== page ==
These associations have been the chief vehicle through which Kuwaiti women activists, almost from the moment the country’s constitution was ratified in 1962, have sought their political rights. Prominent among these associations has been the Women’s Cultural and Social Society, founded in 1963. The WCSS believes that the struggle for women’s suffrage in Kuwait stands on firm constitutional ground: The Kuwaiti constitution’s preamble proclaims devotion to “democratic rule,” and article seven declares that “Justice, Liberty and Equality are the pillars of Society.” Through conferences, consciousness-raising, and lobbying members of the national assembly and the government, the Society has sought to overturn the election law passed in 1963, which provides the legal basis for excluding women from politics by providing rules and regulations covering only Kuwaiti men. Last year, a lawsuit, which the WCSS supported, challenging the constitutionality of the election law, was dismissed on procedural grounds.
According to Rasha Al-Sabah, a member of the ruling family, under minister of higher education, and the highest-ranking woman in the Kuwait government, Kuwait’s distinctive culture and history accounts for its openness to freedom. Located at the crossroads between the Arabian Desert and the Arabian Gulf, and blessed with a capacious natural port at the Gulf’s northern reaches, Kuwait originated as a trading center and served as a home to a seafaring and shipbuilding population.
Kuwait’s commercial character also shaped its political development. As an important trading port since the eighteenth century, Kuwait has been in constant contact with the outside world, particularly East Africa and India, and its diversity of beliefs and practices. And while the men were often at sea pearl-diving or trading for weeks or months at a time, women ran households and developed the ability to fend for themselves.
And where does the royal family stand on the question of women’s suffrage? Here too informed Kuwaitis differ. In 1999, under some pressure as a result of promises he had made to enlarge freedom in Kuwait after the 1990 Iraqi invasion, the emir finally issued an emergency decree, while parliament was dissolved, granting women the right to vote. However, such decrees eventually must be approved by a majority vote when the national assembly reconvenes when it did, it rejected the measure by a vote of 32 to 30.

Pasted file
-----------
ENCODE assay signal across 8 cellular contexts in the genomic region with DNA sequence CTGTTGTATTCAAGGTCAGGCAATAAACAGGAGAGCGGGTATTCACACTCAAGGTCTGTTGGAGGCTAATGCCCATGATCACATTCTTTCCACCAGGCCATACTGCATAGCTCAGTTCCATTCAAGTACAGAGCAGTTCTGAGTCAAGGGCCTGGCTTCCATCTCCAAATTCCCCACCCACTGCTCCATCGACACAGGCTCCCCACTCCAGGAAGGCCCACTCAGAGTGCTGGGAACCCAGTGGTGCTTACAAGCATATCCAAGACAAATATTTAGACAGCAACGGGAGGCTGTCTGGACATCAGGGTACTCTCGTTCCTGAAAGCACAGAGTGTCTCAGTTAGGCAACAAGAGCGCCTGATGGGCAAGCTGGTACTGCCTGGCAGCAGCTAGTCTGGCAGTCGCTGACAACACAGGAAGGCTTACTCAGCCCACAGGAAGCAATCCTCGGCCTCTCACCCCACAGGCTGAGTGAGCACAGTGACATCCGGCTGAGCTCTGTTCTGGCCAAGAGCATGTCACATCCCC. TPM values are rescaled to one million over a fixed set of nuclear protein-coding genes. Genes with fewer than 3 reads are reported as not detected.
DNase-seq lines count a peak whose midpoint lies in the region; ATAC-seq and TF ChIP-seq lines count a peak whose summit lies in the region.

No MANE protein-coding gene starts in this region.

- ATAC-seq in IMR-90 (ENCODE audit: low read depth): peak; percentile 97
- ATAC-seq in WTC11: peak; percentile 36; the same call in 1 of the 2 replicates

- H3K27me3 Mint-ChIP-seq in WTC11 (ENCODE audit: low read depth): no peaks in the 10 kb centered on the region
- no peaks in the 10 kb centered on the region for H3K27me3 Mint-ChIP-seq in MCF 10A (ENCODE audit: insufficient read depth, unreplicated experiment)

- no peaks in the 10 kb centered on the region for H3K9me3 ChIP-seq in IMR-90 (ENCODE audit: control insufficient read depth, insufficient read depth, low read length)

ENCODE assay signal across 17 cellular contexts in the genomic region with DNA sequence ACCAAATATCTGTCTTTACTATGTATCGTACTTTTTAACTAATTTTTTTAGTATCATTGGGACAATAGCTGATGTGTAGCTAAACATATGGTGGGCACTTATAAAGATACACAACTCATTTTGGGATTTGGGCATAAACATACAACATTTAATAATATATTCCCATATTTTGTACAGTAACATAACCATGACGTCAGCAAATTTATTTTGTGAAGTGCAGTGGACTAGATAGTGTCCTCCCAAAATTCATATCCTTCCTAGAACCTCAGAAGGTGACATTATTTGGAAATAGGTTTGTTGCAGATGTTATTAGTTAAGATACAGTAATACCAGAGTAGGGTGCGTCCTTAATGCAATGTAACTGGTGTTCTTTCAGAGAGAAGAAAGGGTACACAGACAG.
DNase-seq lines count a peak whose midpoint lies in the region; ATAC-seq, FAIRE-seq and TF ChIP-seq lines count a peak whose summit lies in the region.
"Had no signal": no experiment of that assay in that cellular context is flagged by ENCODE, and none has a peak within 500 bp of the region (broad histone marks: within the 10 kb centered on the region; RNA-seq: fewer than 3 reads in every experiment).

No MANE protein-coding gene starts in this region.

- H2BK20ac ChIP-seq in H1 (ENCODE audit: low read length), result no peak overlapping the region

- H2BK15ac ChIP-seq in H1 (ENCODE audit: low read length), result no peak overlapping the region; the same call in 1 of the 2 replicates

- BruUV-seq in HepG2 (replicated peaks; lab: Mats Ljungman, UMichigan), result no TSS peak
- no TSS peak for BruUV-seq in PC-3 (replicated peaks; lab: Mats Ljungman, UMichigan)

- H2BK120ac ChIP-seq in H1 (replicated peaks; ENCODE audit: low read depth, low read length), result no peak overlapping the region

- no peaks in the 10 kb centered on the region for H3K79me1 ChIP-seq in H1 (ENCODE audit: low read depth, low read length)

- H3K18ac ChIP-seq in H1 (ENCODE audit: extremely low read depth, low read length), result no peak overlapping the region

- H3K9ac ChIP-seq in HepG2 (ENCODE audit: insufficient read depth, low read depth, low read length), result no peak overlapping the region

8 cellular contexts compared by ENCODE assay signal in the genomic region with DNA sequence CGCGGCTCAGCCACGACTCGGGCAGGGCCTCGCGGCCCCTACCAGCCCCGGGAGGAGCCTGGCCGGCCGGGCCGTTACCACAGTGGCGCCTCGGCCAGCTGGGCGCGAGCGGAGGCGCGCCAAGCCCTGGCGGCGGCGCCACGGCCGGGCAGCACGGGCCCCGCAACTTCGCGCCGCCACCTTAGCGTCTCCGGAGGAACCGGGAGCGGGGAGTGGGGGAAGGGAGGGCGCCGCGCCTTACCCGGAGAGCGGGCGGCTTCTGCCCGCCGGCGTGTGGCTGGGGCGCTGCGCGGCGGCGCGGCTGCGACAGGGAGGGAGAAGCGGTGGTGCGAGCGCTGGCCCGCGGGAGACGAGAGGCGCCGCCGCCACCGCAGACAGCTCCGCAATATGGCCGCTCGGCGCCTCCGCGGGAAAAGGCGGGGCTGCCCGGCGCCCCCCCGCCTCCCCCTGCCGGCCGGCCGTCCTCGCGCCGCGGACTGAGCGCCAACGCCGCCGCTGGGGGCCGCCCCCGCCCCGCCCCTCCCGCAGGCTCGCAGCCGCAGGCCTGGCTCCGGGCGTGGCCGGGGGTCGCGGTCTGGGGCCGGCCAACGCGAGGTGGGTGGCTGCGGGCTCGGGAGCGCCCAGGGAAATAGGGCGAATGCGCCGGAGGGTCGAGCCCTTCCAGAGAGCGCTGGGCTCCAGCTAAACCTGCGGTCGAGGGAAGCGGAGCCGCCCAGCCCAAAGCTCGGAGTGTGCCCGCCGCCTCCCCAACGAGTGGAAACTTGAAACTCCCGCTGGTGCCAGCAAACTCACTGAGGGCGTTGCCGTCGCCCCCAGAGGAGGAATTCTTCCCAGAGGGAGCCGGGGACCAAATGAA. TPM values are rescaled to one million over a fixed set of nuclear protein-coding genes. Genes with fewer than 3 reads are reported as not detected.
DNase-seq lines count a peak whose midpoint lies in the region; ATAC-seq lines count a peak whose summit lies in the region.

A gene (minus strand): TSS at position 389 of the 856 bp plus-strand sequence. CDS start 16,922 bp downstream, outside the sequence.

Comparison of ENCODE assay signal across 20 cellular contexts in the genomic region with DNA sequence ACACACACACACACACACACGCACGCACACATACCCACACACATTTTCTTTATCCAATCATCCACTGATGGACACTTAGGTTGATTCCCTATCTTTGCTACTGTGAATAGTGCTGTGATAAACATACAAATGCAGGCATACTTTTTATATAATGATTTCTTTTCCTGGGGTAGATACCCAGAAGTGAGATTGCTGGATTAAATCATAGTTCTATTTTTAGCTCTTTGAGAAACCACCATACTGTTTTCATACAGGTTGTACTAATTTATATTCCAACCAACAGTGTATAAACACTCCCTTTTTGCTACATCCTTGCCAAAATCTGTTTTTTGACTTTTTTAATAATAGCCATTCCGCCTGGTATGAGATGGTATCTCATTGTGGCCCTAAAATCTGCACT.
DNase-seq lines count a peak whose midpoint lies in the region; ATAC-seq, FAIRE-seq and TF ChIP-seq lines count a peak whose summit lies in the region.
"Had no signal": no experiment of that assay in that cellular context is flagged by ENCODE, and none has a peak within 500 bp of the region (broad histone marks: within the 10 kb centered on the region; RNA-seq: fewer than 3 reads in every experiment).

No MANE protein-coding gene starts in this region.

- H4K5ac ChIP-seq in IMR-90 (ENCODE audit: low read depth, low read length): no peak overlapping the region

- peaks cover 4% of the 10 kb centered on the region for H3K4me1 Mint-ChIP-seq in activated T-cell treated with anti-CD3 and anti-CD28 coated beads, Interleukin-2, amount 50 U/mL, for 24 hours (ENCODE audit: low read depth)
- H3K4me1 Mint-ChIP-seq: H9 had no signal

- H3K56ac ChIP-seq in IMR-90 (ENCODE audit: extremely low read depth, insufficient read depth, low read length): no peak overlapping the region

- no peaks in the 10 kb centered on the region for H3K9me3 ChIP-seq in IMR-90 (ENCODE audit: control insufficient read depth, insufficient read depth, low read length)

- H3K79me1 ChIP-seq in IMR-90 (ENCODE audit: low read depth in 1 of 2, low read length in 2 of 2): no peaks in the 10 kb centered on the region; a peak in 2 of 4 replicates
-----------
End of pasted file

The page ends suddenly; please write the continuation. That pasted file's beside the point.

Some Kuwaiti liberals, such as Mohammed Al-Jassem, contend that this legislative defeat represented a kind of victory for the democratic process, for what the parliament was telling the emir, in Al-Jassem’s view, was that laws of such import should arise not by emergency decree but from the legislature. Others, such as Fatima Hussain, argue that the defeat of the measure merely reflected a lamentable lack of political will on the part of the government.
Only one political group in Kuwait strongly opposes giving women the right to vote and that is the influential minority whose ultimate aim is to make Muslim law not just one source of Kuwaiti law, as the constitution declares, but the sole source of Kuwaiti law. I mentioned the Islamist view — that Islam itself prohibits the participation of women in politics — to the students at GUST, and wondered how such a religion could ever be reconciled with democracy. Shaikha Al-Ali, seven months pregnant and among those who had expressed little concern about lacking the vote, replied with steel in her voice and fire in her eyes that there was no problem because there was no contradiction between women’s political participation and her interpretation of Islam.